Since Mayor Rilling has been in office, he and his professional and hard-working staff have pulled off a miraculous trifecta: improved services, better management of the city, and lower taxes for most homeowners across the city. That positive trend will only get better if he and fellow Democrats are re-elected next month.
Norwalk is doing a great job of balancing growth with preservation of our traditionally affordable and historic neighborhoods. We know this firsthand because we live and work in the diverse neighborhood of Golden Hill in South Norwalk, and have seen our historic neighborhood improve greatly over the past six years without forcing any residents or businesses out through gentrification.
Norwalk’s diversity has always been our strength, and preserving that diversity while simultaneously increasing opportunities for everyone is a top priority for the Rilling administration as all the evidence shows.
The truth is, Norwalk is getting better while responding smartly to the market and to the huge nation-wide demographic shift that is seeing vibrant and walkable and denser neighborhoods in once-depressed post-industrial cities become more attractive to millennials, empty-nesters, and retirees. That’s who is mostly filling up the new rental apartments as fast as they are built, helping alleviate our severe housing shortage while adding economic activity and street life and new businesses and jobs to formerly empty, dangerous, and blighted downtown neighborhoods near transit connections.
Attracting millennials in denser neighborhoods also means fostering a healthy employment base for our established corporations and startups to draw from. The recent move by Diageo back to New York City, and a few years ago of GE to Boston, was not because of taxes, but in their own words it was because of the lack of talent in our area. Norwalk is helping to fix that by growing smartly and in areas near transit that guarantees our future sustainability and economic success in our rapidly changing world.
There is an important trend as well in housing that Norwalk is well-positioned for. Many of the millennials in rental housing are future homebuyers of single family homes as they settle into raising families, and this trend will help stabilize the single-family housing market that has seen declines as overall demand for suburban houses has dropped nationwide.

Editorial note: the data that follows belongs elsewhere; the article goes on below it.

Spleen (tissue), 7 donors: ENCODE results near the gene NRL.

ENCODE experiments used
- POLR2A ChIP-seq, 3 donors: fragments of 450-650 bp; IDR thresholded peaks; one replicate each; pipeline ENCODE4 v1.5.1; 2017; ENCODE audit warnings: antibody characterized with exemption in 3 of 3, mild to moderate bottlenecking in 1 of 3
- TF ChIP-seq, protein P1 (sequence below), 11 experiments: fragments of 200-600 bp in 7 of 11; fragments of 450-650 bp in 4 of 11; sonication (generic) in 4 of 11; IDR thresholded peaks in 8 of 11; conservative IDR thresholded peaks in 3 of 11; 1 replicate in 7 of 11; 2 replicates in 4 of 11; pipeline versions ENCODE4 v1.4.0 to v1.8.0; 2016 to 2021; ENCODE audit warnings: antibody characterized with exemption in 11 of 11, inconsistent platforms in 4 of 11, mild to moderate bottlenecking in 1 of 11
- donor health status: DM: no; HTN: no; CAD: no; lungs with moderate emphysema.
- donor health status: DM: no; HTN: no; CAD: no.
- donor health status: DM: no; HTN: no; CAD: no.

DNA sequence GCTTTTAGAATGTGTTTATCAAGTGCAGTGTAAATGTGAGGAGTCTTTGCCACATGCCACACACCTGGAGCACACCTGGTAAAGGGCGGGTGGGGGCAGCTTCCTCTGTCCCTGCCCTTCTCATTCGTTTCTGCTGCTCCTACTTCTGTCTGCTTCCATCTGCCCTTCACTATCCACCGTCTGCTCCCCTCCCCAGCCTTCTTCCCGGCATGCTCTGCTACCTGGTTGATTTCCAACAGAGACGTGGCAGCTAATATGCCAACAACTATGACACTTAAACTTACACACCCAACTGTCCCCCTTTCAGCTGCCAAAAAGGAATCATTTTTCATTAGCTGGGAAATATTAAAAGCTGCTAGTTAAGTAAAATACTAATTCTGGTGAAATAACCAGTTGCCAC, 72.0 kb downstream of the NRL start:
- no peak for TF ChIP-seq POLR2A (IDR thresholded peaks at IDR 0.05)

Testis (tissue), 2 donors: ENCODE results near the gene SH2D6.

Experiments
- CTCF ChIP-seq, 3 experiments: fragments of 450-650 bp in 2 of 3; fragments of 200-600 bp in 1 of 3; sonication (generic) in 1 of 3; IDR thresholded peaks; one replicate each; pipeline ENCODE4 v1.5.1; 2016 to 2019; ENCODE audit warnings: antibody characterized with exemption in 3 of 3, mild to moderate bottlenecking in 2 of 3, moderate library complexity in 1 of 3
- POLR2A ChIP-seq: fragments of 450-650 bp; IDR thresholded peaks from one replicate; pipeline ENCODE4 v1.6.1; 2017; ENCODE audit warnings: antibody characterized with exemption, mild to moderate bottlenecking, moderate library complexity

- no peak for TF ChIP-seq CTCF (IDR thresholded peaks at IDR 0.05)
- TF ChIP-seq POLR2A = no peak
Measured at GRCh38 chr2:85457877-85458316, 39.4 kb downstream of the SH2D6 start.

The idea being pushed by some that rental housing is a burden on single-family homeowners is nonsense. Rental housing units pay more in property taxes (which are included in the rent and paid for by landlords) per square foot than single family homes, and require much less services as they aren’t sprawled across thousands of acres of paved streets connected by hundreds of miles of utilities that all require expensive upkeep to maintain. And we are growing at a steady controlled pace of about 6% this decade, much slower than most other decades over the past century when Norwalk’s growth rate averaged close to 20% per decade. So our growth is not “ exploding” as some believe, but is just enough to allow businesses to expand and revive our downtown areas near transit hubs that are now enjoying an urban renaissance just like all smart cities across the nation are.
Re-electing Harry Rilling will continue the positive and sustainable momentum that has helped grow our grand list, bring more businesses and jobs, provide more housing choices for so many, revive our downtown areas, and rebuild our schools, athletic facilities, and infrastructure after decades of neglect.
That is why Harry Rilling and the entire Democratic ticket are strongly supported by us, and by almost everyone we know across the city who love and care about the future of Norwalk as much as we do!
Michael Mushak and David Westmoreland
(Mr. Mushak serves on the Norwalk Planning Commission, and Mr. Westmoreland serves on the Redevelopment Agency Commission and Second Taxing District Commission. The stated views in this letter are their own.)